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Purple People Watch

Iowa. In true swing-state fashion, the poll numbers aren't budging a bit. The latest KCCI-TV poll once again shows Kerry in the lead, but by a slightly thinner margin (five points) than respondents had granted him three weeks before. But who cares about polls on Kerry and Bush? (Oh, not us, certainly.) Iowans still can't get enough of the speculation that their governor, Tom Vilsack, might soon become Kerry's vice-presidential running mate. In the same KCCI poll, Iowans were asked about the Vilsack option; only 56 percent recommended him. A solid 32 percent said no and 12 percent weren't sure. If one-third of Iowans don't even want him, what's the point? The Des Moines Register brings us more Vilsack dish, reporting that the guv is gaining support among Democratic big wigs like Al From. But, in another article, the paper delivers a stunning blow to Vilsack's veep campaign: politically active Democratic voters in Wisconsin generally have no idea who Vilsack is. And as we all know, as...

Purple People Watch

Arizona. There's one word niggling at the minds of Arizona Democrats, and that word is "Nader." At 3 P.M. on Wednesday, June 9, the Nader for President campaign filed 22,056 signatures with the Arizona Secretary of State in order to get the independent candidate and former consumer advocate on the Arizona ballot for November. The Arizona Democratic Party, newly reinvigorated under the leadership of real estate developer Jim Pederson, who has led the party since 2001 and helped a Democratic governor win in the Republican-leaning state in 2002, plans to challenge the signatures, says one party insider, and to do so much more aggressively than was done in 2000. "We have become increasingly suspicious of the way the signatures have been gathered," says a state Democratic operative, "based on what we believe were Republican contributions to the signature gathering which could amount to an illegal campaign contribution if not reported. We are suspicious of how many of these were gathered by...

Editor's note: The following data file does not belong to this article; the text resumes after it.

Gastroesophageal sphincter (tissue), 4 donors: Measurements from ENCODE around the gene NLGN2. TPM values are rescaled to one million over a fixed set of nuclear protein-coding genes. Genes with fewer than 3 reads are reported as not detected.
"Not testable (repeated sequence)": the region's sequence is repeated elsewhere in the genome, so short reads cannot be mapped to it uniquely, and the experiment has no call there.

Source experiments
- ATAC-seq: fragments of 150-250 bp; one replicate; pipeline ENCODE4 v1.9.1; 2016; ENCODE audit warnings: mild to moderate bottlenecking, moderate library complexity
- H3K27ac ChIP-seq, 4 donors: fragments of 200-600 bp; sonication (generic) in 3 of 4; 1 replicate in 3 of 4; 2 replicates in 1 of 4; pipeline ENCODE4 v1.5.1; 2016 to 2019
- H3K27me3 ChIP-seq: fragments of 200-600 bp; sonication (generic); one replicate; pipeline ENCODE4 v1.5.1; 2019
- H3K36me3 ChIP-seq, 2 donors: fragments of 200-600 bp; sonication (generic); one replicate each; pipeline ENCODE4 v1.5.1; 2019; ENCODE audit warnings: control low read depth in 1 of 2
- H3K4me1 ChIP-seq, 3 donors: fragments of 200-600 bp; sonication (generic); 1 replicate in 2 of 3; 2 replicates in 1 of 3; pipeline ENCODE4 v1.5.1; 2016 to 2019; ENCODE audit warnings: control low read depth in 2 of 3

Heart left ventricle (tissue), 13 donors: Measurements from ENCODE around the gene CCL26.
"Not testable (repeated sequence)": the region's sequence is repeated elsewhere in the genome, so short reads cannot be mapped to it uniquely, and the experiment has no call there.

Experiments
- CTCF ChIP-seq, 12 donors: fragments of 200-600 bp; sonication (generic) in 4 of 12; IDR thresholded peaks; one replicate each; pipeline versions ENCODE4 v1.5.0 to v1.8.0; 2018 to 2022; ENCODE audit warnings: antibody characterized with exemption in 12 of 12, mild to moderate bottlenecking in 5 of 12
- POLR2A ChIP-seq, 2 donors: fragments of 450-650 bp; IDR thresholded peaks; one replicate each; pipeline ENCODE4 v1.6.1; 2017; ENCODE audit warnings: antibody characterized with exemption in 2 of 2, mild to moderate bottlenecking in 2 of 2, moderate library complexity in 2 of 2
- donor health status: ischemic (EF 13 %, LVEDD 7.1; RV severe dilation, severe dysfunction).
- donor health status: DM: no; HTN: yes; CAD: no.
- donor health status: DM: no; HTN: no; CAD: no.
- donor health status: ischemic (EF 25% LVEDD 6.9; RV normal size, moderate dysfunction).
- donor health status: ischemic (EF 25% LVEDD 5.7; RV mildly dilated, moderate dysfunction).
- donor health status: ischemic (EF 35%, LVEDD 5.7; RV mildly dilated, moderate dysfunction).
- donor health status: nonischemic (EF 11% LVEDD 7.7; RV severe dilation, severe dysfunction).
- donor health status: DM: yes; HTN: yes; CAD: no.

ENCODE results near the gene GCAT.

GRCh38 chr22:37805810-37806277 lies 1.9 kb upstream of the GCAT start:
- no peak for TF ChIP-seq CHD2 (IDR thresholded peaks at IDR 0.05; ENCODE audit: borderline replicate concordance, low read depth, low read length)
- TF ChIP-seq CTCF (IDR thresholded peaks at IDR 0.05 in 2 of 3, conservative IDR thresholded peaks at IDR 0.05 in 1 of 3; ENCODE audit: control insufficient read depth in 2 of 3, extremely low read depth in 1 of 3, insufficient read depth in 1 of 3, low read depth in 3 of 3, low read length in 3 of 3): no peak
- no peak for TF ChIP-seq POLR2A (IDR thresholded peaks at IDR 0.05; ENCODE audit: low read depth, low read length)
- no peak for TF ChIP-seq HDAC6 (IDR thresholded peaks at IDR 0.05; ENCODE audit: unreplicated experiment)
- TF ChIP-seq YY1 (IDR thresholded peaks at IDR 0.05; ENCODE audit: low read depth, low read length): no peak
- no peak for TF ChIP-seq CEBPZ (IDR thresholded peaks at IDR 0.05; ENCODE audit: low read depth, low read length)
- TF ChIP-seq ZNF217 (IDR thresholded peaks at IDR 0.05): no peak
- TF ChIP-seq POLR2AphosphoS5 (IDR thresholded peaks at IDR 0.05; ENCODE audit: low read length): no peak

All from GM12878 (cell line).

Purple People Watch

Minnesota. John Kerry will head here on Friday to unveil a new nationwide network of military veterans who support his presidential bid. The stop in the Gopher State is part of an 11-day trip to beef up Kerry's national-security platform, and it will include intensive voter outreach in the veteran-heavy battleground states of Michigan, Florida, and Pennsylvania, among others. In Minnesota, Kerry will hitch his wagon to the honored legacy of the late Senator Paul Wellstone, who used his position on the Veterans' Affairs Committee to push for increases in veterans' benefits. His visit coincides with the release of a new feel-good ad that will air here, as well as in the media markets of 18 other key swing states this week. Let's hope it works. Al Gore took Minnesota's 10 electoral votes by a narrow margin of 2 percent in 2000. Mirroring the rest of the nation, a recent poll showed Kerry and George W. Bush in a near dead heat in the Land of 10,000 Lakes. The poll, conducted for the St...

Purple People Watch

Iowa . The state that propelled John Kerry into front-runner status is sticking with its man, at least according to the first post-primary-season poll conducted by The Des Moines Register . The poll reports that 49 percent of likely Iowa voters prefer Kerry, while 42 percent say they'll vote for George W. Bush. That's good news for Kerry, considering that Al Gore won Iowa in 2000 by one-half of a percentage point. But most of the political buzz this week in Iowa surrounds Governor Tom Vilsack and his place on Kerry's vice-presidential short list. Appearing at his sixth Kerry campaign event in weeks, Vilsack -- who is also serving as the Democratic National Convention's platform committee chairman this year -- has become a one-issue attack dog, rapping the president on rising gas costs over and over again. He's become so vocal, in fact, that the Bush-Cheney campaign attacked back in The Des Moines Register last week, accusing Vilsack of distorting Bush's record for political gains...

Purple People Watch

ARIZONA. This desert state has been won by a Democratic president only once since 1948 (Bill Clinton in 1996), but the success of statewide Democratic candidates in 2002 and the strong leadership of popular Governor Janet Napolitano has made some optimistic that John Kerry may have a shot at flipping this red state to blue come November. Right now, Kerry and George W. Bush are about even here. A Behavior Research Center, Inc. "Rocky Mountain Poll" conducted between April 29 and May 4 found a higher percentage of Arizona respondents -- 36 percent -- saying Bush is doing a “poor” or “very poor” job than at any other point in his presidency. A statewide poll by KAET-TV and the Walter Cronkite School of Journalism and Mass Communication at Arizona State University, taken from April 23 to 26, found Bush and Kerry running 41 percent to 38 percent, with Bush holding a statistically insignificant lead and a substantial portion -- 18 percent -- of voters undecided. That undecided number may be...

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